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McKenna Long's Recruiting Couch

Vivia Chen

January 25, 2011

 

IStock_000009949739XSmall Forget dazzling law firms with your fabulous grades, law review note, or Dalai Lama internship. These days, firms also want assurance that you have the "right stuff"--the psychological makeup--for survival and success at the firm.

Quietly, some firms have been deploying "behavior" or "competence" interviews to assess candidates. Typically, candidates are grilled about the challenges they've faced, their working style, and their problem-solving abilities. The early adapters of this form of interview were Orrick, Herrington & Sutcliffe and DLA Piper, according to The Legal Intelligencer. Since then, a bunch of other firms, including Baker Botts; Paul, Hastings; and Vinson & Elkins, have followed suit.

But one firm, McKenna Long & Aldridge, has gone even further. Besides those probing "behavior" questions, the firm requires that recruits take a psychological test as part of their callbacks. I talked with Jennifer Queen, the firm's head of recruiting and development, about this latest interview technique.

Psychological testing sounds pretty extreme. What's the reason for it? 
We started looking into [how we hire associates] back in 2007 when the salary increases hit. The salary was at $160,000 in D.C., and there were rumors that it might go to $180,000. That's serious money. We're a business, and want to invest in candidates the right way.

Did the firm feel it wasn't getting its money's worth from the people it had hired?
I did a presentation about the cost of attrition. When we went through the individual hires over the years, we found we had missed some red flags. I thought there had to be a better way to [screen candidates] than the typical 20-minute interview process.

What models did you look at for this "better way"? 
I looked at the way companies screen. Some are extreme--they put candidates through simulations and interviews with psychologists. [See post on Goldman Sachs's interviewing style.] I looked at many assessment [providers], and picked Talent Quest.

So what's the interview drill now? 
There's the on-campus interview, where we look at the package of grades and experience. For the callback, we ask for a writing sample, and we ask candidates to do an online assessment test that takes 30 minutes. Then they come in, and lawyers are designated to ask certain questions--like "Tell me about the time you shared credit for an accomplishment," or "the time you worked with someone you had a disagreement with." 

Whoa--let's go back to that assessment test. Can you flunk it?
There's no perfect score.

What kind of questions are on the test?
Team player is one of our assessments. If someone says, "It's all about me," that's a red flag. And if someone says, "I play tennis but hate playing doubles," that's a sign.

But that sounds like there are right and wrong answers. Seems like if you are too honest--or just don't play doubles well--you'll be penalized.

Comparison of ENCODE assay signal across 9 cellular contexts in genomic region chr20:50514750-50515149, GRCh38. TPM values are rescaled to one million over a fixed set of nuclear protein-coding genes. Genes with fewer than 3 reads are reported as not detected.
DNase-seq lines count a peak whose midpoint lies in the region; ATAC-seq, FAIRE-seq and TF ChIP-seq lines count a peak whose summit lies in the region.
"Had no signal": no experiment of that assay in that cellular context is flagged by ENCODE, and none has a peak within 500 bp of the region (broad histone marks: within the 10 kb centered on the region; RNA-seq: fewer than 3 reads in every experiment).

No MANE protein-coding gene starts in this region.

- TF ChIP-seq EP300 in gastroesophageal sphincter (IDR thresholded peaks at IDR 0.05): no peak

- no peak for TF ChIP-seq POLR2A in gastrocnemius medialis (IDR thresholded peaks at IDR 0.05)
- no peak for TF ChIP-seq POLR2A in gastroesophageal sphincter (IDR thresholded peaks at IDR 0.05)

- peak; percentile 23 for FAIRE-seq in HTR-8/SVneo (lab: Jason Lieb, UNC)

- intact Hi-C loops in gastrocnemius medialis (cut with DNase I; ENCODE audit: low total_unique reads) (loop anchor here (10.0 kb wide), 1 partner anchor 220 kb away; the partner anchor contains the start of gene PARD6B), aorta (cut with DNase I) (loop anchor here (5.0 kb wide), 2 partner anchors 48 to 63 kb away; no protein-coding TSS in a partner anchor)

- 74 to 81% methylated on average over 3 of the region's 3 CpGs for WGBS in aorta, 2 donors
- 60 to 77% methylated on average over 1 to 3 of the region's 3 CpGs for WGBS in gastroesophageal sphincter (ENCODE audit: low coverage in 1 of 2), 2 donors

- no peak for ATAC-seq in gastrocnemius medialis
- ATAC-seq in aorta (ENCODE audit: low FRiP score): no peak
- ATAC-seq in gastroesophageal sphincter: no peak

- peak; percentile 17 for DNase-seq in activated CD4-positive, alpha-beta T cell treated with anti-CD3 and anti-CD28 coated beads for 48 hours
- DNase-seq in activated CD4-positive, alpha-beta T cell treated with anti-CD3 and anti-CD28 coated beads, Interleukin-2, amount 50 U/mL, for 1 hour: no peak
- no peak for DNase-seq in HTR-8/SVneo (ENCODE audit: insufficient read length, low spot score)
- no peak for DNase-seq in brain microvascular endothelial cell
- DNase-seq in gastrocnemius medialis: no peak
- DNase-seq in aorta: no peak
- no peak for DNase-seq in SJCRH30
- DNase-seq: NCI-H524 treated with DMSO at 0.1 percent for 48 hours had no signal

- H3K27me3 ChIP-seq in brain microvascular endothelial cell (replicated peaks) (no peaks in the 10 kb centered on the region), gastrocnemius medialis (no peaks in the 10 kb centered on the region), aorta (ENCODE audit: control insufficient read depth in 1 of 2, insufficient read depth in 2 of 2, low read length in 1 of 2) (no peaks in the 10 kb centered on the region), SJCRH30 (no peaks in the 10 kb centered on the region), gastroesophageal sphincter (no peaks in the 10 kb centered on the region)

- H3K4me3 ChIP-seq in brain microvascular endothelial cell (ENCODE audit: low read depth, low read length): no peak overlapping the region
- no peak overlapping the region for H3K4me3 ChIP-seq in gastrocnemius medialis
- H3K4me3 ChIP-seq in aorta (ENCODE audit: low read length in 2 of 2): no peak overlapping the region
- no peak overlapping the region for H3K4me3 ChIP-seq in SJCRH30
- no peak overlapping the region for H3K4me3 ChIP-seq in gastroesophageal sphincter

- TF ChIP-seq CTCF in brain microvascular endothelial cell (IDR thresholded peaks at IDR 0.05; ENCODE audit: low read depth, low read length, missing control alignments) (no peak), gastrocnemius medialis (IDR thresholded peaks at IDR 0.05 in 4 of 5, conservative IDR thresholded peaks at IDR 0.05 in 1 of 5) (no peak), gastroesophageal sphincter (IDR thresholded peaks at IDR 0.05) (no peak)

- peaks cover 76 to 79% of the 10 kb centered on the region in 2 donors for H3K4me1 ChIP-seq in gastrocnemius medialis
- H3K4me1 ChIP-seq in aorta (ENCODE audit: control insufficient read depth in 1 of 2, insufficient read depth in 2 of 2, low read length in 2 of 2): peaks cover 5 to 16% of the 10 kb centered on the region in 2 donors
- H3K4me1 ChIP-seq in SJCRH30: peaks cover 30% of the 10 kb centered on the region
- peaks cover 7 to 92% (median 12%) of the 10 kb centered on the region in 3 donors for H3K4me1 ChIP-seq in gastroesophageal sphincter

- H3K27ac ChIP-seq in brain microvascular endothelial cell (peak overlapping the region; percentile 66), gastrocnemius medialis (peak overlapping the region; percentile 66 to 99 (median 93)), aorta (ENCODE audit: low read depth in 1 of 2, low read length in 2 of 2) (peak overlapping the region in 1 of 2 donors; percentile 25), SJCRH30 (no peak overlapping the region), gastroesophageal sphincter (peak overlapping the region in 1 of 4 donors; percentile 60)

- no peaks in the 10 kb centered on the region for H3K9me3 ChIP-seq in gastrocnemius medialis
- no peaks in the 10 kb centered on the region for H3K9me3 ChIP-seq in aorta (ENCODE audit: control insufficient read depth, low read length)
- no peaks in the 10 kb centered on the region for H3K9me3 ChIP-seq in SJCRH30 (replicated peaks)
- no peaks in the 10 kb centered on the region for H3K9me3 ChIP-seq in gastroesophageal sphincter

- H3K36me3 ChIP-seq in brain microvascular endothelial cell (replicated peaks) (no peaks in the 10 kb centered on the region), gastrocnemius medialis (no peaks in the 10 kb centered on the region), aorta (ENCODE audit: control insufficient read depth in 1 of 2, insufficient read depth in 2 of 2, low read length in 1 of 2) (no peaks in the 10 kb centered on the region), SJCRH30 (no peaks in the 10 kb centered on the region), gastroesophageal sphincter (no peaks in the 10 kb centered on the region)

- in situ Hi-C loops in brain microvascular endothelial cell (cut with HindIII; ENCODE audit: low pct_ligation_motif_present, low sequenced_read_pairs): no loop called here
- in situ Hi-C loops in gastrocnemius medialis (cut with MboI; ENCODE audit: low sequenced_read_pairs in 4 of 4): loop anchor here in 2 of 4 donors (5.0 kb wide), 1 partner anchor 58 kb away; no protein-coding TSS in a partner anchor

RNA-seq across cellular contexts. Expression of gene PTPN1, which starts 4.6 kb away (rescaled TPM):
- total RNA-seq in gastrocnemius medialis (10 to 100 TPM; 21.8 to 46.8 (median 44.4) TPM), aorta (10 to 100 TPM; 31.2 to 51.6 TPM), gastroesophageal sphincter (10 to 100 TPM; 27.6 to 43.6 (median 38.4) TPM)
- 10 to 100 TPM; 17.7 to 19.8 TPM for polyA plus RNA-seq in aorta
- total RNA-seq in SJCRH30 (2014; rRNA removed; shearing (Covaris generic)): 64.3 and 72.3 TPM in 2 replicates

Even though the assessment might say you are not a team player, you can still show that you are self-aware [of that trait] and that you are willing to learn.

Won't this type of screening result in more homogeneous recruits--where everyone comes up with the same "correct" answers?
I think the opposite is true. You actually dig more because you're not just relying on what's on the resume. You look at [the candidate's] experience in a different way. . . . Someone can talk about how their waitressing experience was valuable in learning how to deal with different people.

Won't law students be turned off by this extra test?
At first, we were concerned that we'd be labeled as the weird firm. But [so far] only one student has questioned the assessment.

Can you measure the benefits so far?
It's hard to say. This is a market where people aren't leaving. But from the quality of comments I get [from interviewers], it's a much more thoughtful process. I think you have to be making better decisions as a result.

Are firms knocking down your door, begging to learn about this new interview technique?
No. Some people in my position [as recruiting director] are interested, but not firm management.

Why not?
I think they are concerned with stigma--what will [candidates] think of us? They don't want to be different. We now have a market where firms could be more creative [about hiring], but lawyers don't thrive on change.

 

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Photo:VikaValter/iStock

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Nothing New. I believe Harvard Law School's class of 1935 had each student psychologically assessed at the direction of Dean Roscoe Pound

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The Careerist takes an inside look at how lawyers shape their careers and manage their lives. The blog aims to dissect developments in the profession, provide useful information and advice, and give lawyers a platform to voice their views. The goal is to provide a fresh, provocative take on the state of lawyering.

About Vivia Chen

Vivia Chen

Vivia Chen, The Careerist's chief blogger, has been covering the business and culture of law firms for a decade. A former corporate lawyer, Chen is fascinated by those who thrive (as well as those who don't) in the legal profession. Her take: Success in the law (and life) doesn't always travel a linear path. If you have topics you'd like to discuss or information to share, contact her: VChen@alm.com

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